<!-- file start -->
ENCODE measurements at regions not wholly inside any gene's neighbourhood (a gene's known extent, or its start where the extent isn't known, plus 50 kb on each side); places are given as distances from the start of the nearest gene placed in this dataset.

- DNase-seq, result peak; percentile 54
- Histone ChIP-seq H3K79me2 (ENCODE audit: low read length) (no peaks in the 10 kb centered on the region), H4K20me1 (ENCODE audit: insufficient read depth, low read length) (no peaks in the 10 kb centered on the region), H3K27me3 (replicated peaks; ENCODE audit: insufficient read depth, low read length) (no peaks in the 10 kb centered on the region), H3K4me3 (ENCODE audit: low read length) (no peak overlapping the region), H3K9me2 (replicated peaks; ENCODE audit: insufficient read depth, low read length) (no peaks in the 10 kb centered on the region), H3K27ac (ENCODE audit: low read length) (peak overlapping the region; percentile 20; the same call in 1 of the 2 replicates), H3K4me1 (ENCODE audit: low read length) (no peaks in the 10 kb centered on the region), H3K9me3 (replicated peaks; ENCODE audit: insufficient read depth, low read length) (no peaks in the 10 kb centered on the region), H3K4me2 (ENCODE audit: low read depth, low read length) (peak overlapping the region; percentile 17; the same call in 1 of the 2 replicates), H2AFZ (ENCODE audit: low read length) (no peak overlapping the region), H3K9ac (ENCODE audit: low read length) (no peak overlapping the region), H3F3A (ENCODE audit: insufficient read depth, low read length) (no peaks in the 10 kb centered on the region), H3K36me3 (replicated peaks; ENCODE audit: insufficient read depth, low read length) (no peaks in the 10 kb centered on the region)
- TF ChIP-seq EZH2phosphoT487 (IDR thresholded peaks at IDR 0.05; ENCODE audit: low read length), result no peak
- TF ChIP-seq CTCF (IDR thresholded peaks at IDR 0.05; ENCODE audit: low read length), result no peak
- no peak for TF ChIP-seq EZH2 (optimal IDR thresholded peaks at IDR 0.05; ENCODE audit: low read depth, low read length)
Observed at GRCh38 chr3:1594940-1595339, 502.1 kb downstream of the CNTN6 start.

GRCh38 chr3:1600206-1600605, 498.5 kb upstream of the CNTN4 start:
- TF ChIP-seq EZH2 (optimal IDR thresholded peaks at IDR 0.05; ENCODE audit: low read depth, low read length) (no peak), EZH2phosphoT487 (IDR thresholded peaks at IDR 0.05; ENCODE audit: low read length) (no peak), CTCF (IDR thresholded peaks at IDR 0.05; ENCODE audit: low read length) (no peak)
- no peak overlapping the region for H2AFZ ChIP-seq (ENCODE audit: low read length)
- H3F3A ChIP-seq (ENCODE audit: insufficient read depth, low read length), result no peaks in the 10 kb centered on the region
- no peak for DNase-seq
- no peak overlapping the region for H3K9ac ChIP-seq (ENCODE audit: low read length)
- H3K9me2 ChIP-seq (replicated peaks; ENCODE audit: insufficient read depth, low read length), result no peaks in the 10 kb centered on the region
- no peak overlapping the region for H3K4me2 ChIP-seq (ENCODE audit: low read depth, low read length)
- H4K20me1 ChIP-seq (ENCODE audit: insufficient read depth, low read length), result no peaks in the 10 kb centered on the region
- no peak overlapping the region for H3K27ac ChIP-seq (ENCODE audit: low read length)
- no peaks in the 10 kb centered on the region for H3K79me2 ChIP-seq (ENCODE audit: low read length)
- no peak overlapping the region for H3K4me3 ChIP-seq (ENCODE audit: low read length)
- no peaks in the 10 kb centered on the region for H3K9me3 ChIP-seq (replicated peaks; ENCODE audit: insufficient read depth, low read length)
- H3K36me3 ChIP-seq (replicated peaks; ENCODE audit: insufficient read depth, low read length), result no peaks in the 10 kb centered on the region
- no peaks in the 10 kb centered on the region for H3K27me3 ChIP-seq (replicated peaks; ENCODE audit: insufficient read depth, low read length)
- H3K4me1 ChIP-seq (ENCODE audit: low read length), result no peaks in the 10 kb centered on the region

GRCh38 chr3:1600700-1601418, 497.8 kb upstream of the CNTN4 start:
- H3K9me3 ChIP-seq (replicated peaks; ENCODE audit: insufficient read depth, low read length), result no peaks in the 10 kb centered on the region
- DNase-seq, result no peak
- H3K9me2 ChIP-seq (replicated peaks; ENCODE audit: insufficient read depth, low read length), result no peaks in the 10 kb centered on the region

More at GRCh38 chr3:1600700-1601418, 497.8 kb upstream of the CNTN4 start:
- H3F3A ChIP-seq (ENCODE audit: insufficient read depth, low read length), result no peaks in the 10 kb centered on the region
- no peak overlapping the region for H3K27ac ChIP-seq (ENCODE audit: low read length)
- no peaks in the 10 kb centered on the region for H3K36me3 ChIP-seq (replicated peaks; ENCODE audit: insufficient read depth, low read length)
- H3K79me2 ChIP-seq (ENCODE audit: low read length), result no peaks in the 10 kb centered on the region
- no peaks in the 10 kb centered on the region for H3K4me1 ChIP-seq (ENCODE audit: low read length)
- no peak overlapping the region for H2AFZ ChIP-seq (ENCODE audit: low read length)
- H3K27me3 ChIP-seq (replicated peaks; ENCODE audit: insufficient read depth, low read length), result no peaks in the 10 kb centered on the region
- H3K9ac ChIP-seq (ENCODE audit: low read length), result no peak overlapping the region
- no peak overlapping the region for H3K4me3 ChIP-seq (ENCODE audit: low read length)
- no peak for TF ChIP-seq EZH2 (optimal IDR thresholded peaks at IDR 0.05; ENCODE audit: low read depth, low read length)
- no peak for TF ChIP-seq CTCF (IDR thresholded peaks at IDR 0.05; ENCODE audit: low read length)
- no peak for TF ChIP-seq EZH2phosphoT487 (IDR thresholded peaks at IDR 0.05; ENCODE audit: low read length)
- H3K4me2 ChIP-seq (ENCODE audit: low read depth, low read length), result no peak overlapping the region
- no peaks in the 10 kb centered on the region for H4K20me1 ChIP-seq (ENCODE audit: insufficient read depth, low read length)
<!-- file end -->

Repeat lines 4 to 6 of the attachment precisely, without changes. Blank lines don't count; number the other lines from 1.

- TF ChIP-seq EZH2phosphoT487 (IDR thresholded peaks at IDR 0.05; ENCODE audit: low read length), result no peak
- TF ChIP-seq CTCF (IDR thresholded peaks at IDR 0.05; ENCODE audit: low read length), result no peak
- no peak for TF ChIP-seq EZH2 (optimal IDR thresholded peaks at IDR 0.05; ENCODE audit: low read depth, low read length)